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United States District Court, S.D. New York

August 17, 2005.


The opinion of the court was delivered by: JAMES FRANCIS, Magistrate Judge


This is an action brought pursuant to the Racketeer Influenced and Corrupt Organizations Act ("RICO"), 18 U.S.C. § 1961, et seq. The plaintiff also brings pendant state law claims for conversion, fraud, breach of fiduciary duty, and unjust enrichment. Four defendants — Shace Lulgjuraj, Rosen Diamond Co., Inc. ("Rosen Diamonds"), Ubex USA, Inc. ("Ubex"), and Mansour Farsijany — failed to answer the complaint and default judgments were entered against them. The case was then referred to me for an inquest on damages against these defendants. Although the defaulting defendants were advised of the date of the inquest, they failed to appear. Therefore, the following findings are based on the evidence presented by the plaintiff.


  International Gemmological Institute, Inc. ("IGI") is a New York corporation that specializes in certifying and appraising gems. (Complaint ("Compl."), ¶ 3). Defendant Shace Lulgjuraj worked for IGI from January 1995 until October 2000 and December 2001 until January 2003 as an assistant to the President. (Compl., ¶ 29). Ms. Lulgjuraj's responsibilities included preparing checks for vendors, recording check information in IGI's check book, and handling cancelled checks. (Compl., ¶ 31). With help from the other defendants, Ms. Lulgjuraj used her position to embezzle funds from IGI. (Compl., ¶ 33).

  At the behest of Abe Rafaeil, Ms. Lulgjuraj prepared checks with forged signatures for companies that were not entitled to receive money from IGI. (Compl., ¶¶ 35-36). These companies, with which Mr. Rafaeil was affiliated, included Domani International Enterprises, Euro Antiques & Gems, Inc., Express Fine Jewelry Manufacturing Corp., Rex Jewelry Ltd. ("Rex Jewelry"), Rosen Diamonds, Ubex, Yafa Jewelry Inc., and Wheel of the World Auto Corp. (Compl., ¶¶ 35-36). Mansour Farsijany was named as a defendant because he is a manager of Rex. (Compl., ¶ 17). The managers of the other companies are also identified as defendants, although their names are unknown. (Compl., ¶¶ 18-25).

  In exchange for the forged checks, Ms. Lulgjuraj received money and gifts from Mr. Rafaeil. The checks were then sold or cashed by Mr. Rafaeil and the other defendants. (Compl., ¶¶ 35-36). When the cancelled checks were returned to IGI, Ms. Lulgjuraj intercepted them to prevent detection. (Compl., ¶ 43). In order to camouflage her scheme, Ms. Lulgjuraj also falsified company records by claiming the checks were paid to companies with which IGI ordinarily conducted business. (Compl., ¶ 44). This alleged illegal activity occurred from January 1995 until December 2002. (Compl., ¶¶ 35, 48-55).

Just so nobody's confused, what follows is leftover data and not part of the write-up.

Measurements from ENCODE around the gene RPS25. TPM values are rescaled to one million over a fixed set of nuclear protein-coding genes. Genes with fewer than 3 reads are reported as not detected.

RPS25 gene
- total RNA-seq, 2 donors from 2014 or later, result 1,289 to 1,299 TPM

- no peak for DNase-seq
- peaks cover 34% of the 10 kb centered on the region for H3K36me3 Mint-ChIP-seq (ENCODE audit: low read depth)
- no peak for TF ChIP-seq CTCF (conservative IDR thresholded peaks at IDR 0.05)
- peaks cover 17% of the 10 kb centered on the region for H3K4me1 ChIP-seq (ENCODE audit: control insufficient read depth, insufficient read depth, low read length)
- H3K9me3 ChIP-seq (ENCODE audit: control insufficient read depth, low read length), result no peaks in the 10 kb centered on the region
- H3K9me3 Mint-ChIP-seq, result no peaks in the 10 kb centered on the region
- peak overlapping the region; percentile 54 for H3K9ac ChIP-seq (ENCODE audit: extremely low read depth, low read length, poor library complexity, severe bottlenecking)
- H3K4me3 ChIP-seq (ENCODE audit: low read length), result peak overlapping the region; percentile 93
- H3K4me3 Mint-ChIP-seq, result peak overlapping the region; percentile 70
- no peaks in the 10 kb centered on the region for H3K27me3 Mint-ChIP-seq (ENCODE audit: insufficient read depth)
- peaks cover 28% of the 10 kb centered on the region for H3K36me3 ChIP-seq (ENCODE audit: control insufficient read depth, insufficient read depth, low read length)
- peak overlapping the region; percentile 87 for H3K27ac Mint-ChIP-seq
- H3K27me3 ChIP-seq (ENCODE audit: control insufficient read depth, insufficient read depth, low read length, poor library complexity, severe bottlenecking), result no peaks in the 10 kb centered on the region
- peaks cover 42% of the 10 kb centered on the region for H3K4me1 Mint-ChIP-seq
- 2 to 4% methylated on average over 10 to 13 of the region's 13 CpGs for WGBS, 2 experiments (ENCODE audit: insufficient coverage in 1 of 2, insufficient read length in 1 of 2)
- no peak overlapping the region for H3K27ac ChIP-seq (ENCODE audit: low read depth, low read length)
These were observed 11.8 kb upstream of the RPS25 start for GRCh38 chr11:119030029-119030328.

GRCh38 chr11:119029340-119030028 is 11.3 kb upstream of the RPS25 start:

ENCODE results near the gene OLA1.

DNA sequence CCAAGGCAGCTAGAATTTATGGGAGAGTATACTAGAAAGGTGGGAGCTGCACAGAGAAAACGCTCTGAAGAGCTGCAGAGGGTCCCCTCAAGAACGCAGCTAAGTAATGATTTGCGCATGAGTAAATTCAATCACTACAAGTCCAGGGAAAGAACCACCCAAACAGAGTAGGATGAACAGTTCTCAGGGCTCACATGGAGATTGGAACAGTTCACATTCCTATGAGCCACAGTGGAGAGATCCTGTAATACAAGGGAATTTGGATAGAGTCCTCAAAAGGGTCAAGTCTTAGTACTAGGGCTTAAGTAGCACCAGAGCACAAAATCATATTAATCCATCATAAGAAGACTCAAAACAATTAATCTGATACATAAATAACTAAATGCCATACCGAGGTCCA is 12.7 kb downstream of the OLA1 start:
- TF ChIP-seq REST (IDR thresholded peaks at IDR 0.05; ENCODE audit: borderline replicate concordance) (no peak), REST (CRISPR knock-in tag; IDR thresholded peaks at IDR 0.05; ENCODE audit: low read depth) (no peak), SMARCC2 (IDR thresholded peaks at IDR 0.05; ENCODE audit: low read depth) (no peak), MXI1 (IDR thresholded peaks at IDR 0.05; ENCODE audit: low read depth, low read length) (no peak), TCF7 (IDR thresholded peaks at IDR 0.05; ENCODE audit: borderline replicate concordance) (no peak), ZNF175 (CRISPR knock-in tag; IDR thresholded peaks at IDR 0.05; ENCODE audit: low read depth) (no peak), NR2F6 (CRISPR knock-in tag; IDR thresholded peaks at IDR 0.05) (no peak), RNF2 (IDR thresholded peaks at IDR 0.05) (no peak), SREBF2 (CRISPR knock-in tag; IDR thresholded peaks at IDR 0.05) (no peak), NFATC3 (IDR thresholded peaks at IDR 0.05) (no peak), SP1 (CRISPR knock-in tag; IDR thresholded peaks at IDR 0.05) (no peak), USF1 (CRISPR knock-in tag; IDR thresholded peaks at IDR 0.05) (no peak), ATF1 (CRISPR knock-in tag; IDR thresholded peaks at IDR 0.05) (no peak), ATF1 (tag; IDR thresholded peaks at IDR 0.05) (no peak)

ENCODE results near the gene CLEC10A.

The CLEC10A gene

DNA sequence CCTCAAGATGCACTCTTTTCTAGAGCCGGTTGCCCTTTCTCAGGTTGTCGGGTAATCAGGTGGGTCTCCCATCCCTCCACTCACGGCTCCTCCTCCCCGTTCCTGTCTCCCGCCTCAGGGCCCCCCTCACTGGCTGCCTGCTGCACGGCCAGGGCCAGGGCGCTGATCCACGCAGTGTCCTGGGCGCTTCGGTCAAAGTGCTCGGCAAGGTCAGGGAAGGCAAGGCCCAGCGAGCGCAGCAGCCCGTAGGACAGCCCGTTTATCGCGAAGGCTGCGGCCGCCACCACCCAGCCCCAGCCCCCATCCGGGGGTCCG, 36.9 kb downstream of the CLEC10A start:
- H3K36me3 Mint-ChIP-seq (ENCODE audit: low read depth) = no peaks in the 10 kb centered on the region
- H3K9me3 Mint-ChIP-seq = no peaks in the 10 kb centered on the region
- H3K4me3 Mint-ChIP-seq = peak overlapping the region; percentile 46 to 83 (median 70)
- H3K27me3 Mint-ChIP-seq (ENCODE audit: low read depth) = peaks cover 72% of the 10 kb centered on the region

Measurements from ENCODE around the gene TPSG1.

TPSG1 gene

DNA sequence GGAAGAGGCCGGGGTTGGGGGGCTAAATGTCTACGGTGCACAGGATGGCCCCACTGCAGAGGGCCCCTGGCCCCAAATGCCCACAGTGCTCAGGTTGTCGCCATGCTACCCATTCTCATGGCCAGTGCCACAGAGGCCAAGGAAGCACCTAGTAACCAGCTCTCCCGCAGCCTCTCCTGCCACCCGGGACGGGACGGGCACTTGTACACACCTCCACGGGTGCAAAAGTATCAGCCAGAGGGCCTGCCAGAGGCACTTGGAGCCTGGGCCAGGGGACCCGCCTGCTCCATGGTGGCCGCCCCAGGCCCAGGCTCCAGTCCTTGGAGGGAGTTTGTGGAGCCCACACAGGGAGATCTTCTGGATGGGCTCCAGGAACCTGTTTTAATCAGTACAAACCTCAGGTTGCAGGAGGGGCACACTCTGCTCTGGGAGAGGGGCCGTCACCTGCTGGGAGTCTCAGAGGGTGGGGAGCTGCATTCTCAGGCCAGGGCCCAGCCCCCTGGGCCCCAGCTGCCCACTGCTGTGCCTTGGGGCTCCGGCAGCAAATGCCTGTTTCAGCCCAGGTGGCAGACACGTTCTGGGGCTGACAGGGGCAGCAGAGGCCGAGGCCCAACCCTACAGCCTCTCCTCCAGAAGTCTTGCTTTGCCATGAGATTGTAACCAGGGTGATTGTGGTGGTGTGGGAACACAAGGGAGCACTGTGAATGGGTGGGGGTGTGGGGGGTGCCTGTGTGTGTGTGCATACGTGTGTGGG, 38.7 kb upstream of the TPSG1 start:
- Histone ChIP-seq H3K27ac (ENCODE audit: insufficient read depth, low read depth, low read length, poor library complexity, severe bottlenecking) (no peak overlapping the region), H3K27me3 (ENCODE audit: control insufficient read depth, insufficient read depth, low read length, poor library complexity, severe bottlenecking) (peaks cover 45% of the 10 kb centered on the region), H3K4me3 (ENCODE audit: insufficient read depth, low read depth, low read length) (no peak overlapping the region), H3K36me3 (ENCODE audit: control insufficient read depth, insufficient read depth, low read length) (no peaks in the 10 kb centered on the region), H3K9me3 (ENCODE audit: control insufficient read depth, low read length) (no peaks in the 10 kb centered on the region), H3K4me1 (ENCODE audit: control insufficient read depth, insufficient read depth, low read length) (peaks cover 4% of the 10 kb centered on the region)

The plaintiff commenced this action on February 25, 2005. Several defendants answered the Complaint, and the suit against them is ongoing. Ms. Lulgjuraj, Rosen Diamonds, Ubex, and Mr. Farsijany, however, failed to answer. Accordingly, the Honorable John G. Koeltl, U.S.D.J., entered default judgments against them and referred the case to me for an inquest on damages.


  A. Prematurity

  Rex Jewelry asserts that this inquest is premature and has asked me to delay determining damages until after the liability of the remaining defendants has been decided. This request appears to be motivated by concerns about the precedential effect my determination will have on any ultimate jury trial. While other courts have granted similar requests in the past, I find that the balance of the equities in the instant case favors my proceeding with the inquest at this time.

  The principles governing the default of some but not all defendants in a litigation derive from Frow v. De La Vega, 82 U.S. 552 (1872). See Garafola v. Ecker Restoration Corp., No. 94 Civ. 7999, 1996 WL 312346, at *1 (S.D.N.Y. June 10, 1996). In Frow, eight defendants were accused of jointly defrauding the plaintiff. 82 U.S. at 552-53. One defendant, Frow, defaulted, while the rest proceeded to trial and prevailed against the plaintiff. See id. at 553. The plaintiff then sought to enforce the default judgment against Frow, who appealed. See id. Finding the situation "unseemly and absurd, as well as unauthorized by law," the Supreme Court set aside the default judgment. Id. at 554.

  Frow has been interpreted to prohibit entry of a default judgment against one of several defendants where the theory of recovery is joint liability, such that no one defendant may be liable unless all defendants are liable. See U.S. Securities & Futures Corp. v. Irvine, No. 00 Civ. 2322, 2001 U.S. Dist. LEXIS 25167, at *11 (S.D.N.Y. May 23, 2001); 10 James Wm. Moore et al., Moore's Federal Practice § 55.25 at 55-46 (3d ed. 1999). In such a case, the defaulting defendant is barred from participating in further proceedings on the merits, but would be exonerated if the other defendants prevail. See Garafola, 1996 WL 312346, at *1.